Currently I have the Cassette my bike came with installed which seems to be an all steel SRAM. I have the wide range cassette but i would have to buy a new derailleur for it to function correctly. Since I'm at this point discovering what I have serves my needs. I'm gong to run this until it needs replacing. I really had low gears to spare climbing hills I definitely thought I would need more for.

              When I set my bike up I went more of the MTB type set up. All about having your seat set for best pedal stroke and not really caring about whether your feet can touch the ground or not. Doing this it makes it kind of awkward for stopping as I'm on my tip toes when I need to stop.

              Realistically I need more of a commuter set up where even if I'm sitting on the seat I can almost stand flat footed on the ground with just my heal slightly elevated. The way they installed the water bosses I can't lower my seat any farther with out giving the post a little trim. Doing that I know it will affect how much pressure my hands are putting on the bars.

              But it very well may not be the total solution. I will play with the bars too if need be. Also I may just have to live with the pressure as it could be from all the braking on the down hills I was doing. I rechecked my position today on the bike while it was stationary. Im pretty sure I was keeping my wrists straight. But they may not have been when I was doing the downhills.

              Im gonna have to work on checking my hand position...I keep cheating lol

              I went with the higher tire pressure because I was on pavement and knew I wouldn't need extra grip and I was actually worried about getting poor range from low pressure. I think Im going to start keeping a log book so I can make note of things like that to see what effects they have and have a record of use for the battery as well.

              Comment


              • AZguy
                AZguy commented
                Editing a comment
                If the derailleur and the cassette don't work together somethings got to give - but I prefer wide for the reasons I mentioned and that they all get used at some point (11-46t x 42t)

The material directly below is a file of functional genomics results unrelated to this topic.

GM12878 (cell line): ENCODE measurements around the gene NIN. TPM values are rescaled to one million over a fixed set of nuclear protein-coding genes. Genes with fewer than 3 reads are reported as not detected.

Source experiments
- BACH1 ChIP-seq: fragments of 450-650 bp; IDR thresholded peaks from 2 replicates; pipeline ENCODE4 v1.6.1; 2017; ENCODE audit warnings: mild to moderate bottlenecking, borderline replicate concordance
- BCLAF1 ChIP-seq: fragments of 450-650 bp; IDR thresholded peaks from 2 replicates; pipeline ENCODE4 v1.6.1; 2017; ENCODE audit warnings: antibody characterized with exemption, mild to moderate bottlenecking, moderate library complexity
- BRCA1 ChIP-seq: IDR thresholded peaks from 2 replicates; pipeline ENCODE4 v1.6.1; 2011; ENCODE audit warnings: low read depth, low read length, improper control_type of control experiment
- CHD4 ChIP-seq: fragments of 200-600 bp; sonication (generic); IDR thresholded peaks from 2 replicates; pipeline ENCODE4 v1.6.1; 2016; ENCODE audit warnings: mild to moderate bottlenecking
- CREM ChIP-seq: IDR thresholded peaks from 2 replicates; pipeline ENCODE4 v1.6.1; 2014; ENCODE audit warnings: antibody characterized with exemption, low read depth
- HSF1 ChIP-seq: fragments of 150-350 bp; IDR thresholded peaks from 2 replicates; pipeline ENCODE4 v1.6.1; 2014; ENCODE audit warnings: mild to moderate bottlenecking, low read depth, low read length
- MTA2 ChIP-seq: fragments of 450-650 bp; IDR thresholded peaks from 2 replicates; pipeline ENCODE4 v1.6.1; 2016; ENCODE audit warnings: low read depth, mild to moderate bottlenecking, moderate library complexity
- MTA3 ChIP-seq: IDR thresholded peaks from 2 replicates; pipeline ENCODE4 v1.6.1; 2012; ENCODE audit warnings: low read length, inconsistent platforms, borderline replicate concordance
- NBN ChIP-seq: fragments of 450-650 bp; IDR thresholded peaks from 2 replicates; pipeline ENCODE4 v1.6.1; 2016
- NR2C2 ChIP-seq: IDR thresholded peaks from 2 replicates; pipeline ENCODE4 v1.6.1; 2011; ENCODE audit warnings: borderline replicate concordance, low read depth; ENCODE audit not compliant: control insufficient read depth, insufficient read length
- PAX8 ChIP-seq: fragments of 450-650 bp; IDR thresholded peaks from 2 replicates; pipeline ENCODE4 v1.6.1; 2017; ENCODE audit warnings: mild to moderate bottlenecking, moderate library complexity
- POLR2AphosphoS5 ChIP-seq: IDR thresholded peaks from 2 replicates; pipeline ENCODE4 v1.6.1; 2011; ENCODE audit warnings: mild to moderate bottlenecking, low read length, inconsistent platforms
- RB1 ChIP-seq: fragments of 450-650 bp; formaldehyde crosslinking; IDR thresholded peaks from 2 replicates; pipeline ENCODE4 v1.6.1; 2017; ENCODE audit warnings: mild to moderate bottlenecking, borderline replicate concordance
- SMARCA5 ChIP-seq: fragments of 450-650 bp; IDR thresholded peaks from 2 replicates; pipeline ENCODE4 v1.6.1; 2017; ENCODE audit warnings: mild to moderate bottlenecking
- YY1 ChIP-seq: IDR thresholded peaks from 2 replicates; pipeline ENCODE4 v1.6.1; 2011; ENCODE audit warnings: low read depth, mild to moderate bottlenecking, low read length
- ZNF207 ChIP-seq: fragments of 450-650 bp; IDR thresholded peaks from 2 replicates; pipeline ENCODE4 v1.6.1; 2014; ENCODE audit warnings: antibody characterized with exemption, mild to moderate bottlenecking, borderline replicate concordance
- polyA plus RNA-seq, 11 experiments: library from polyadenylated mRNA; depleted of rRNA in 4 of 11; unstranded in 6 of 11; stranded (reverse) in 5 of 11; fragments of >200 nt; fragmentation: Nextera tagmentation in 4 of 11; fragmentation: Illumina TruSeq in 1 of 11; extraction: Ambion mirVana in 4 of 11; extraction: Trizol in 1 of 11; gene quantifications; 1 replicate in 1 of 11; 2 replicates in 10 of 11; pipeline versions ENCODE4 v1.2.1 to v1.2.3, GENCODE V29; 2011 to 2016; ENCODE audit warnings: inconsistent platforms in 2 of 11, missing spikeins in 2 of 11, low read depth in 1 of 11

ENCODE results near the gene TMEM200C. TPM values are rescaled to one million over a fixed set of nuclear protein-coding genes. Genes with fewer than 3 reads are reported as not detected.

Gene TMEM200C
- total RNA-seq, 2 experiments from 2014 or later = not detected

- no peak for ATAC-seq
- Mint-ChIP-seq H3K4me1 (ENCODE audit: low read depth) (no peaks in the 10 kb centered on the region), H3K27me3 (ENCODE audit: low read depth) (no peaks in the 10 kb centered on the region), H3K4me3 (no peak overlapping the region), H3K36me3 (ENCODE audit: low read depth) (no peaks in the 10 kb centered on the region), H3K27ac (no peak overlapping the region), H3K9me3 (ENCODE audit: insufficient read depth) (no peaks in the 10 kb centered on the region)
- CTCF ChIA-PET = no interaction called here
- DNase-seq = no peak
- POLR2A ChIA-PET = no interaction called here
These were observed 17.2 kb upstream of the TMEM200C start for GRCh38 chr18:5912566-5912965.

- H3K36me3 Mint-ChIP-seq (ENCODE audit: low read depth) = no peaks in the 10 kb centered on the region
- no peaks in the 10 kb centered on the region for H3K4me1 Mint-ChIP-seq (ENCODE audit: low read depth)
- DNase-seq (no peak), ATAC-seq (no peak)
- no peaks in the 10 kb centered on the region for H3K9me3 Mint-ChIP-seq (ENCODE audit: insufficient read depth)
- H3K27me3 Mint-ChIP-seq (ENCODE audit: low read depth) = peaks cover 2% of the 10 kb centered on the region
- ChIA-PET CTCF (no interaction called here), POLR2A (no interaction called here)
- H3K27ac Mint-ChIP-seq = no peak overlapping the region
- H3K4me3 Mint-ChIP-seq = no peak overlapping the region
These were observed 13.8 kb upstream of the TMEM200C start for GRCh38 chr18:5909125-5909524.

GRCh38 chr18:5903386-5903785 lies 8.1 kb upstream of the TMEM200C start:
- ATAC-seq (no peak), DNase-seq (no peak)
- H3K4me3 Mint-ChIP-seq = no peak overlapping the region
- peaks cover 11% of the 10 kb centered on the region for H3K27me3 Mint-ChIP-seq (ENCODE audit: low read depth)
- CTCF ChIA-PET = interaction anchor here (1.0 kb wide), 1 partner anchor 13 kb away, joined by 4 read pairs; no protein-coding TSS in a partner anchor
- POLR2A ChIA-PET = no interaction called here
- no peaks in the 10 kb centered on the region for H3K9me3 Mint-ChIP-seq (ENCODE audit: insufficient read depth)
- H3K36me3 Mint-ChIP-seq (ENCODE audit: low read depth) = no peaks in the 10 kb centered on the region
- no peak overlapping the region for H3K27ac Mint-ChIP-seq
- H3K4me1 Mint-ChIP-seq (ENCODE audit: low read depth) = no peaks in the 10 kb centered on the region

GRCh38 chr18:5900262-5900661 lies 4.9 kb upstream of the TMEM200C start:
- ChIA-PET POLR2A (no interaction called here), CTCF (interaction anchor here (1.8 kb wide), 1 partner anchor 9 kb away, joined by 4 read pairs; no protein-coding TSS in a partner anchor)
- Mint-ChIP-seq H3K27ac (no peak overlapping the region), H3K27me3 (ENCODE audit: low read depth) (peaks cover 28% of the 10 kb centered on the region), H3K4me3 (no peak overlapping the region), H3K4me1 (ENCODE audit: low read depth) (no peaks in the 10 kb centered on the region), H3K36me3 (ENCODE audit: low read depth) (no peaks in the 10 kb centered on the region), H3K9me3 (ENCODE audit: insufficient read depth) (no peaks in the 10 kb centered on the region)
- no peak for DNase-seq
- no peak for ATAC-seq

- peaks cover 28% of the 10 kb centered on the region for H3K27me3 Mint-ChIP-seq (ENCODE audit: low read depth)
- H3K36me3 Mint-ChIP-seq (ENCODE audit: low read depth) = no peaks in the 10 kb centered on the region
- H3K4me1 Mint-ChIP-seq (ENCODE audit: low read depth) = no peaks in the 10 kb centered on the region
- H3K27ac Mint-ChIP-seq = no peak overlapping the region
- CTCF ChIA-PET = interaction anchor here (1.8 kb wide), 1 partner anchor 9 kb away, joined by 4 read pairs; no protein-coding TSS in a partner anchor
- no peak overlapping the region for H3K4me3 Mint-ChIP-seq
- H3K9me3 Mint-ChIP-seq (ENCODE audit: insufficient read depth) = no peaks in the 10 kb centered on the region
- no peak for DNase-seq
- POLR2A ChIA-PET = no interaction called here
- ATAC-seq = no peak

Have you considered a dropper seatpost?

                For me, even on pavement, 15psi seems on the high side of things... IMO the power in fat isn't so much they are fat is that they excel at low pressure - skinny tires need pressure... fat don't need so much

                Low pressure may not be as efficient but I've got a big box of 'trons and have more than ample range so don't care at all... my advice... let go..... ommmmmmmmmmm... electric is good =]
                Last edited by AZguy; 05-15-2019, 06:57 PM.

              #27
              Something I just thought about from my ride...not so much of an issue on my ride the other day but I did have 2 cars sneak up on me and I did not hear them coming at all. I previously use bike mounted mirrors on the rolling Walmart Death Machine and they were useless. So I'm going to add a Helmet mounted mirror. The ones with metal rods right next to your eye or that mount on your glasses give me the heebee jeebees. I like the looks of the EVT Safe Zone Bicycle Helmet Mirror. Price is kind of high but it comes with a 5 year warranty and its made in USA so for $40 what the hell. Besides it doesnt give me the heebee jeebees just looking at it.
              Click image for larger version

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              • pure_mahem
                pure_mahem commented
                Editing a comment
                This came yesterday. I mounted it up last night and tried it out today. Great bit of kit. It's not overly intrusive, it's easy to position and gives you a crystal clear image. Just have to remember to check it. I was able to see a lawn care truck pulling a trailer come up behind me that i wouldn't of known was there other wise. I have a tendency of taking the lane when I ride and nobody's around unless there's a bike lane. I move over if I know someones behind me and this helps me do that I can see them coming well in advance so I can be courteous and get out of their way. Wish I had bought one of these years ago!

                They suggested mounting this with zip ties. I actually drilled 4 holes through the bracket and into the helmet. Installed 4 threaded nutserts in the helmet and used 5M Panhead bolts to secure it in place and filed of the little hook at the back of the bracket. I was thinking to put some sort of silicone, rubber cement or even hot glue to eliminate any vibrations but it's not necessary.

              #28
              My most recent addition. I can't even tell you how effective this is, lol